As longtime NewsBusters readers are painfully aware, the supposedly objective news media have showered Barack Obama with fawning press coverage throughout his campaign for the White House. (That, plus a $600 million war chest, will apparently get you pretty far in politics.) The Media Research Center has assembled a special Campaign 2008 edition of our bi-weekly Notable Quotables, chock full of journalists’ most adoring pro-Obama quotes. The full collection can be found here, but here are a few of the choicer quotes and along with a memorable video:
Love at First Sight
“I think the real breakout tonight is [Illinois Senate candidate Barack] Obama. I mean, Teresa [Heinz-Kerry] is a fascinating story, but Obama is a rock star!” — NBC’s Andrea Mitchell during MSNBC’s live coverage of the Democratic convention, July 27, 2004.
“I have to tell ya — a little chill in my, in my legs now. That is an amazing moment in history right there. It is really an amazing moment. A keynoter like I’ve never heard....I’ve just seen the first black President there!” — MSNBC’s Chris Matthews following Obama’s speech before the Democratic convention, July 27, 2004.
Run, Barack, Run!
“Obama’s personal appeal is made manifest when he steps down from the podium and is swarmed by well-wishers of all ages and hues....Obama seemed the political equivalent of a rainbow — a sudden preternatural event inspiring awe and ecstasy....He transcends the racial divide so effortlessly that it seems reasonable to expect that he can bridge all the other divisions — and answer all the impossible questions — plaguing American public life.” — Time’s Joe Klein, October 23, 2006 cover story, “Why Barack Obama Could Be the Next President.”
“Many people, afterwards [after Obama’s 2004 convention speech], they weren’t sure how to pronounce your name but they were moved by you. People were crying. You tapped into something. You touched people....If your party says to you, ‘We need you,’ and, and there’s already a drumbeat out there, will you respond?” — Co-host Meredith Vieira to Obama on NBC’s Today, October 19, 2006.
Is He “The One?”
“You can see it in the crowds. The thrill, the hope. How they surge toward him. You’re looking at an American political phenomenon....He inspires the party faithful and many others, like no one else on the scene today....And the question you can sense on everyone’s mind, as they listen so intently to him, is he the one? Is Barack Obama the man, the black man, who could lead the Democrats back to the White House and maybe even unite the country?...Everywhere he goes, people want him to run for President, especially in Iowa, cradle of presidential contenders. Around here, they’re even naming babies after him.” — ABC Nightline co-anchor Terry Moran, Nov. 6, 2006.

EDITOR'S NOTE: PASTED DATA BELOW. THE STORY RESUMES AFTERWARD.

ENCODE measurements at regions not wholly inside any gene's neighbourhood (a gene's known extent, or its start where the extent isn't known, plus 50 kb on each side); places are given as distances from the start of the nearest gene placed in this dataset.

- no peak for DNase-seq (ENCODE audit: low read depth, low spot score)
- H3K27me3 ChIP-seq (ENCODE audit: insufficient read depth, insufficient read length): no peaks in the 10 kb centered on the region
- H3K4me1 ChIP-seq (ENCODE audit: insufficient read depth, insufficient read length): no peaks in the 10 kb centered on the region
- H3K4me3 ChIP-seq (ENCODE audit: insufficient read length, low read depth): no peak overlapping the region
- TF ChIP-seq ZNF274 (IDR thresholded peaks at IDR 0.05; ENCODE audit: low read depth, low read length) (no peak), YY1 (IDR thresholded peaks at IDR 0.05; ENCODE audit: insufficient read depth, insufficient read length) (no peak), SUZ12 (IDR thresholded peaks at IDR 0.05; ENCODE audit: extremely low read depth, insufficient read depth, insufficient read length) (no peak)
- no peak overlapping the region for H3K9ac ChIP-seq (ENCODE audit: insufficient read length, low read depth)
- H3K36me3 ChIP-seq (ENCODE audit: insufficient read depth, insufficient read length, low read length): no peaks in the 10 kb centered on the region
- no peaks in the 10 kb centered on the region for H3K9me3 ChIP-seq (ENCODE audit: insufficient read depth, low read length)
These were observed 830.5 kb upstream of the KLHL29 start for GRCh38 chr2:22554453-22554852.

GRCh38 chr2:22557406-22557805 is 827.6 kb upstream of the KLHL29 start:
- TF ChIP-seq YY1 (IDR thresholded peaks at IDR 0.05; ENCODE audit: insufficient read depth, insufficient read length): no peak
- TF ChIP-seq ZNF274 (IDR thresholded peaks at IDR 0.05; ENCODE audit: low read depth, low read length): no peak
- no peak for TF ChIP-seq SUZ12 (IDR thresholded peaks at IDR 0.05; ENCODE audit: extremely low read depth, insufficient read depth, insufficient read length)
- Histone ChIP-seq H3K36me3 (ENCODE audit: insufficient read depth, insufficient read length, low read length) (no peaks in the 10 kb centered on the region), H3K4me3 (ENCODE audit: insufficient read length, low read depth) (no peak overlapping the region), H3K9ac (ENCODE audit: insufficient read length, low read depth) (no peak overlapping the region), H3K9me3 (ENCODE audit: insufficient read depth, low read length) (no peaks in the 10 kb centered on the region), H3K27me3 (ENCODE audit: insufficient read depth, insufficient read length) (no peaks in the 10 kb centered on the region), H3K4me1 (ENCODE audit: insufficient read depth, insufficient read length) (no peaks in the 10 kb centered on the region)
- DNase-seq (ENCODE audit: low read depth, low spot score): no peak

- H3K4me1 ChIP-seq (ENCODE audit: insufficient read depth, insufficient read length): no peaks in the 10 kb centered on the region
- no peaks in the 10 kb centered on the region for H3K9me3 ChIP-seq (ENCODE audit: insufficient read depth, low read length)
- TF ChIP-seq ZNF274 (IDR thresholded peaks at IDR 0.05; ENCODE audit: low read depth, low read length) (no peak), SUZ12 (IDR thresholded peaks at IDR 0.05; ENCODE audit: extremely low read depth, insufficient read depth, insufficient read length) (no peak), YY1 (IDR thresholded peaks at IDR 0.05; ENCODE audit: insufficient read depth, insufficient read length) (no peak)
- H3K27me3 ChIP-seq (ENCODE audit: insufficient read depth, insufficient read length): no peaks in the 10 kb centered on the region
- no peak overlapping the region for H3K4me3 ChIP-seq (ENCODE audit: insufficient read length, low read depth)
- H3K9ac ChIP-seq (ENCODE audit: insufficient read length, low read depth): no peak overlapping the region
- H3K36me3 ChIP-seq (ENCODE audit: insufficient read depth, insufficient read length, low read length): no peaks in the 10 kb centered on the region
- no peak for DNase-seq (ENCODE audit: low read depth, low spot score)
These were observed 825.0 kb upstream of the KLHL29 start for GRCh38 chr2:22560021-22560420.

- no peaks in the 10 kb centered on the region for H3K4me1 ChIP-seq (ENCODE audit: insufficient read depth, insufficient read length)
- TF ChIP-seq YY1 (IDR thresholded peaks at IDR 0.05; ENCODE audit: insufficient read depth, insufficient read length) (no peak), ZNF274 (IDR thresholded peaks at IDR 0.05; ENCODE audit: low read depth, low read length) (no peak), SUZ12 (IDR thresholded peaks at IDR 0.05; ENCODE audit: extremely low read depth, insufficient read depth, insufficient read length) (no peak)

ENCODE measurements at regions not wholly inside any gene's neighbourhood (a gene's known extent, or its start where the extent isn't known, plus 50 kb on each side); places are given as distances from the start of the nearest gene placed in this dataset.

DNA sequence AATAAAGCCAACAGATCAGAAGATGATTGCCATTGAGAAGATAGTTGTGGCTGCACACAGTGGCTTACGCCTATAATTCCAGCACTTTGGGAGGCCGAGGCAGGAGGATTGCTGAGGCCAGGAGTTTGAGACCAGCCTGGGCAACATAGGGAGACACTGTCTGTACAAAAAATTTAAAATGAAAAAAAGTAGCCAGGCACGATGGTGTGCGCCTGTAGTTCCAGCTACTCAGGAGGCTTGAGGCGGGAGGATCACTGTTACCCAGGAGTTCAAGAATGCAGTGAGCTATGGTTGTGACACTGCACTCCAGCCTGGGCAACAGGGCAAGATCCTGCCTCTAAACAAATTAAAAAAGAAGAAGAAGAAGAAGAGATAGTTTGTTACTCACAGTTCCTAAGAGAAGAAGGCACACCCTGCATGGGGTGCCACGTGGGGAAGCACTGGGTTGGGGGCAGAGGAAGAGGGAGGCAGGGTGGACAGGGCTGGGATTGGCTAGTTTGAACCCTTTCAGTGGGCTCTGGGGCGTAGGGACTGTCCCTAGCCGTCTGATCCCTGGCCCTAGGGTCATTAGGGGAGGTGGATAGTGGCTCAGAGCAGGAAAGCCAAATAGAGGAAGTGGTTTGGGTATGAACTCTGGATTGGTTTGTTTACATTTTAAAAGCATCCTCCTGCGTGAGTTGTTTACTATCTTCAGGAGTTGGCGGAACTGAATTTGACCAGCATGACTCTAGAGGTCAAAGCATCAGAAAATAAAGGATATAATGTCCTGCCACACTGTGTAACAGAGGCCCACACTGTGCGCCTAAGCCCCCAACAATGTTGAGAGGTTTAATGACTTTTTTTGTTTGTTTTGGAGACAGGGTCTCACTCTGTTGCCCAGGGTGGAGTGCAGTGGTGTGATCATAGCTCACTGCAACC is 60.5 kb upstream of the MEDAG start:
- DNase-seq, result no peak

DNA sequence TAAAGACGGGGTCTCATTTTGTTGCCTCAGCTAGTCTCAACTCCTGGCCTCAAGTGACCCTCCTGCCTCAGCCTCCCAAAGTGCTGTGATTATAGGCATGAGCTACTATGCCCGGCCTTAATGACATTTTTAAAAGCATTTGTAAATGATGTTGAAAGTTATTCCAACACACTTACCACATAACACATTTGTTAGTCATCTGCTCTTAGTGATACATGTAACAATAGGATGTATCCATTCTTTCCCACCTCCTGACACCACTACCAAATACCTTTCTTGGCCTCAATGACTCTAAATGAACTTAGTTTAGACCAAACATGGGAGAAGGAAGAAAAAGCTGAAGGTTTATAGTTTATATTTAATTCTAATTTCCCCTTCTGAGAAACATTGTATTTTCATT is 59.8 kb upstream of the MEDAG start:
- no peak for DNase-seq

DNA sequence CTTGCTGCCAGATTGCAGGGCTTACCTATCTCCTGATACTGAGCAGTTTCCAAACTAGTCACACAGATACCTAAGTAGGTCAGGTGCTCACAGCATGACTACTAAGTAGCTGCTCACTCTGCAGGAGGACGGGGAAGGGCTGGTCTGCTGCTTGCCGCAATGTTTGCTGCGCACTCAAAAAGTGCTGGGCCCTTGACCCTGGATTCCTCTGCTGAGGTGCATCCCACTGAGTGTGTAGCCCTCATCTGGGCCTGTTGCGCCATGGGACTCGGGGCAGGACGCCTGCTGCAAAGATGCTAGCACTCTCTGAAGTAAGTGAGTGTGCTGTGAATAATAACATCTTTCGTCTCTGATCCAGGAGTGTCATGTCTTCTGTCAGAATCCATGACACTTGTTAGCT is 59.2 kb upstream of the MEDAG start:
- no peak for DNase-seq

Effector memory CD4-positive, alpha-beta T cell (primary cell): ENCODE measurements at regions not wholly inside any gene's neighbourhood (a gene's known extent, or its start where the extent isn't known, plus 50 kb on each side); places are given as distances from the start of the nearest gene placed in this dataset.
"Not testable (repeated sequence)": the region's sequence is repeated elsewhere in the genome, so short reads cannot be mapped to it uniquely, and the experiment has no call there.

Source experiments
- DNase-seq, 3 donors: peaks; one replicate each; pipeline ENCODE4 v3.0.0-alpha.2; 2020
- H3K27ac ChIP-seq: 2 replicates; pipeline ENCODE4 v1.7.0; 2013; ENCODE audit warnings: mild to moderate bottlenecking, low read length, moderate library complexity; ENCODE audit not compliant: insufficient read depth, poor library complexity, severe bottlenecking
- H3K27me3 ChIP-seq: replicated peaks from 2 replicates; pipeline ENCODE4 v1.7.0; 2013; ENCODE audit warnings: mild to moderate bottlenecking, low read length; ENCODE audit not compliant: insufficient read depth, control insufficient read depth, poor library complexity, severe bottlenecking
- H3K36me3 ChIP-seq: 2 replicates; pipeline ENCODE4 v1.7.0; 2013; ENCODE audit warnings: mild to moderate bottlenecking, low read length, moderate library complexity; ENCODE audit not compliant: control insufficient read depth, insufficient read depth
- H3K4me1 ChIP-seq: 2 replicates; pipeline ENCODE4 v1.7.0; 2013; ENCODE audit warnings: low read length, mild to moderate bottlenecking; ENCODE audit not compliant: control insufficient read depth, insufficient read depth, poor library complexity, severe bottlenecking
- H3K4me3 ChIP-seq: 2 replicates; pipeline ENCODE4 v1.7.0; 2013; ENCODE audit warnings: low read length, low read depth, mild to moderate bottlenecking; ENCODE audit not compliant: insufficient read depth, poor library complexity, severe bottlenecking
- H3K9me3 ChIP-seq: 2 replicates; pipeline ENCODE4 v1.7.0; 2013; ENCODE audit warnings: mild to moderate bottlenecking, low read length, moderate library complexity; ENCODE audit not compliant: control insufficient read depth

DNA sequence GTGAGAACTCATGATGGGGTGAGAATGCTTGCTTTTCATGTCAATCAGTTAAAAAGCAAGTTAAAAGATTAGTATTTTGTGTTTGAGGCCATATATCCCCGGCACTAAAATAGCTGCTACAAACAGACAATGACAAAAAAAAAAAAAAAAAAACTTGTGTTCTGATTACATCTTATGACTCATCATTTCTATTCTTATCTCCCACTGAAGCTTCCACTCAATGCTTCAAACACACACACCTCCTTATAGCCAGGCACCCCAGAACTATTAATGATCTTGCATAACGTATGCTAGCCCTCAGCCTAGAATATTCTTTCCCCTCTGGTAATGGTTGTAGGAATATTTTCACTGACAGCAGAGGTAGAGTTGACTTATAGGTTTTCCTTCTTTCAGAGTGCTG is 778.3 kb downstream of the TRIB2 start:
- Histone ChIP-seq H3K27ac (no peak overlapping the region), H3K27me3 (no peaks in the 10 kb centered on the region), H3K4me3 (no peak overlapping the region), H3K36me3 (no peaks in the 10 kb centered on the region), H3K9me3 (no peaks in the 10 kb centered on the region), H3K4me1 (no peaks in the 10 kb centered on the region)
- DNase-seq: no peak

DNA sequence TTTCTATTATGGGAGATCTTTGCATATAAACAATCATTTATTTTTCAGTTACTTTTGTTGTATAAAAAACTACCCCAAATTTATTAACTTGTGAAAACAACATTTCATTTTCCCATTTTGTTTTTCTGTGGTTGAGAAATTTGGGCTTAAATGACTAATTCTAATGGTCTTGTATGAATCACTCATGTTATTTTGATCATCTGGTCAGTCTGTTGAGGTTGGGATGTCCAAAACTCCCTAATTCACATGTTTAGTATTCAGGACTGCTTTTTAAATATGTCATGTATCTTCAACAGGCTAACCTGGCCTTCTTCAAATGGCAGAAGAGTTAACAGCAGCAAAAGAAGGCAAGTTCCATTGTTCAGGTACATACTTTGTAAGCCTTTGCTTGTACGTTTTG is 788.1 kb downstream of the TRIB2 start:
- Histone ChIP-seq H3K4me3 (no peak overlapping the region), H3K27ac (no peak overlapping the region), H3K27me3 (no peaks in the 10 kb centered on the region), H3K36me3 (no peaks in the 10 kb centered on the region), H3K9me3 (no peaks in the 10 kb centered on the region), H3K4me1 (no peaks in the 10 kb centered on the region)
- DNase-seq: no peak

Mesmerized by “Stoic Eloquence”
“They come in droves, by the tens of thousands at times, to hear Barack Obama speak....With soaring rhetoric, Obama is moving his audiences not just politically, but emotionally. Even some political commentators who’ve seen it all can’t help but gush....The stoic eloquence channels John F. Kennedy.” — CBS’s Tracy Smith on the The Early Show, February 14.
“It’s almost hard to remain objective because it’s infectious, the energy, I think. It sort of goes against your core to say that as a reporter, but the crowds have gotten so much bigger, his energy has gotten stronger. He feeds off that.” — NBC reporter Lee Cowan in an MSNBC.com video about the Obama campaign posted January 7.
The Ultimate Obama Fan
“He’s come from a white family and a black family, and he’s married to a black woman, and they’re cool people. They are really cool. They are Jack and Jackie Kennedy when you see them together. They are cool. And they’re great-looking, and they’re cool and they’re young.” — MSNBC’s Chris Matthews talking about the Obamas on NBC’s Tonight Show, January 16.
Co-anchor Chris Matthews: “I have to tell you, you know, it’s part of reporting this case, this election, the feeling most people get when they hear Barack Obama’s speech. My — I felt this thrill going up my leg. I mean, I don’t have that too often.”
Co-anchor Keith Olbermann: “Steady.”
Matthews: “No, seriously. It’s a dramatic event. He speaks about America in a way that has nothing to do with politics. It has to do with the feeling we have about our country. And that is an objective assessment.” — Exchange during MSNBC’s coverage of the Virginia, Maryland and Washington D.C. primaries, February 12.